Most of us enjoy a world of travel, a chance to discover new cultures and places. The process of discovering what is new about our world, new knowledge, perspectives, new people is exciting and pleasurable. Examining and learning about minds/brains at work should similarly be irresistible. After all our minds are a playground far more compelling and engaging than most toys and computer games. The purpose of the site is to stimulate our sense of play in considering the ideas intended to account for how minds work.
Welcome to the mindsinplay, a website devoted to exploring some of what we know about minds/brains. On this site you will find mind/brain science stories/reports, projects and art that is used to enhance text. The website has two related aims; 1) provide an overview and sketch of what we have learned from mind/brain science research and 2) identify new opportunities to apply that science for enhancing our lives.
This revised website of Mindsinplay.com is a revision of an earlier version of this site. It is in an early stage of its rebirth. The content remains devoid of bells and whistles (such as audio or video material). It is the content that in itself is designed to kindle the imagination of those interested in mind/brain science.
Overview of the site: The ‘about’ section of the website will provide you with details about the site and its content and how to navigate around this website. Note, the website is also linked to PDF file of a book called Mindsinplay which is an expanded version of the content on this website. You can request a copy of the book by emailing me your email address at email@example.com.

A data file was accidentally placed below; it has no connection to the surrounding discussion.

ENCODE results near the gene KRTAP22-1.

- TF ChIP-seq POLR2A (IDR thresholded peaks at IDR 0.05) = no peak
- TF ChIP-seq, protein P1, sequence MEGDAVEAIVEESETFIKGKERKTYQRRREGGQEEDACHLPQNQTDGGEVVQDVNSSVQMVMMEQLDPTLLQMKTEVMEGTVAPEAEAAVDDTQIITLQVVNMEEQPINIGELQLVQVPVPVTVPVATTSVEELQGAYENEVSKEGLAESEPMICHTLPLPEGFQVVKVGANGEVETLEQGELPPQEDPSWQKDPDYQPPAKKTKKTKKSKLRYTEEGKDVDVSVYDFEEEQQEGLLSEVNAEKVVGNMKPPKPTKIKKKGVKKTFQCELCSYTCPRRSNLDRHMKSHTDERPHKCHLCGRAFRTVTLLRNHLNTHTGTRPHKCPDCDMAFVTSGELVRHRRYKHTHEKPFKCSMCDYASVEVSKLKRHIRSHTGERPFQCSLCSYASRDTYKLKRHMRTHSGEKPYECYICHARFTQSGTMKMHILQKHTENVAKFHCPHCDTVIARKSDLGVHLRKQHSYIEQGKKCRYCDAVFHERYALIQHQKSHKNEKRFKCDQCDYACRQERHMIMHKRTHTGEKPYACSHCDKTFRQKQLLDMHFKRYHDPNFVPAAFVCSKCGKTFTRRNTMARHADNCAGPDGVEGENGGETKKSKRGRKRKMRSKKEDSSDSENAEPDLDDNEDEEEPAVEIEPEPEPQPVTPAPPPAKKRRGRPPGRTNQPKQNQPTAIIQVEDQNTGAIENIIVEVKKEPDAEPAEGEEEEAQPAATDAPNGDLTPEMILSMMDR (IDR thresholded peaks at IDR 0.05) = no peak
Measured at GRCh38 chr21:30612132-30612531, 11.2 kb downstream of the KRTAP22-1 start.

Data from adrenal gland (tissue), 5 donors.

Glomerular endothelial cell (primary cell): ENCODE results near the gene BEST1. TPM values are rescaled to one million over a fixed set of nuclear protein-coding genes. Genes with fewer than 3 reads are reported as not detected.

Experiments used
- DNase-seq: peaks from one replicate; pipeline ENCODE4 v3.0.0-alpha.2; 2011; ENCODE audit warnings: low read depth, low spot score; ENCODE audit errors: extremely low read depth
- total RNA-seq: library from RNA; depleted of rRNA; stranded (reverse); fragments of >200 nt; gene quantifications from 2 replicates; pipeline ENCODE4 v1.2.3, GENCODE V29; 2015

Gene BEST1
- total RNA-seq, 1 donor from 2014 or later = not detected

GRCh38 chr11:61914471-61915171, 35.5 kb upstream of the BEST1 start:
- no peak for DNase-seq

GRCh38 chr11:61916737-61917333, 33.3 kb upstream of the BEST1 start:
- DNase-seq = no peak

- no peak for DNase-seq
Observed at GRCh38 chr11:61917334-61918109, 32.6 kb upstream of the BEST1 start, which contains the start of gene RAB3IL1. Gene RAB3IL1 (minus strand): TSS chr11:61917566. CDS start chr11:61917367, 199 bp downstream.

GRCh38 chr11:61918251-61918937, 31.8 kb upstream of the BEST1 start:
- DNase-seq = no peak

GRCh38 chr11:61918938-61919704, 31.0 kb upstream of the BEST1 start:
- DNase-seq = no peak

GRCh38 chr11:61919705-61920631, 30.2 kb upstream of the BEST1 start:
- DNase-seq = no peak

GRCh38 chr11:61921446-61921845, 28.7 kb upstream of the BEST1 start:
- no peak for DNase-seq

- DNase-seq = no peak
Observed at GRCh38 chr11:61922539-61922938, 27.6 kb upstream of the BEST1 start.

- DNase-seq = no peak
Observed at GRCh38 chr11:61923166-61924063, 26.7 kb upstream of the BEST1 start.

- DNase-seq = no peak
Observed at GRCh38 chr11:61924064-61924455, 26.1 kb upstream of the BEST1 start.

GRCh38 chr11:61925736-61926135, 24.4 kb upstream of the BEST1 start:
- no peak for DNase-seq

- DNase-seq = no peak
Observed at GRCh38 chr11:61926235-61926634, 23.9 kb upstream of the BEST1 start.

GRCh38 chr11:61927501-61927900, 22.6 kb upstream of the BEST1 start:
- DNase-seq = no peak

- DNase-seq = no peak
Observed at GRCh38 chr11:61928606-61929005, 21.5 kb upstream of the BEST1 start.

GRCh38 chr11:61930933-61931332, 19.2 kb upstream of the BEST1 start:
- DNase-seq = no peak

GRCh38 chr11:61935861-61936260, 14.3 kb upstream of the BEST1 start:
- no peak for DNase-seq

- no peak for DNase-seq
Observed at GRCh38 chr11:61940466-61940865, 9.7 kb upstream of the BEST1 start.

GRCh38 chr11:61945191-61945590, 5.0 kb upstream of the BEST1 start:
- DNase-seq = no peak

On, this, the homepage of the website, you will see a few of the thumb nail sketches of the science reports/stories that are developed more fully in the ‘stories and projects section’ of the site. These appear below.
You will also find topics, questions that will be explored in the near future. These ideas for development are listed under the title “Log, notes, questions for development”
Viewer, please note that this website is in the early stage of being revised. Please be patient.
Summary of stories and themes to be posted
Thinking about mind/brain science
To be able to see I need to put on my other glasses. Even then things remain out of focus. Many people think about the mind as if it were an entity separate from brain. I would hope that some of the content on this website can dispel that belief. The indivisibility of mind and brain is perhaps the most important concept to be grasped from this book and is universally accepted by all scientists interested in understanding what makes us human. (read more about it in the stories section of the website and in Section I in the Mindsinplay book)
Locating language and how we use words in the brain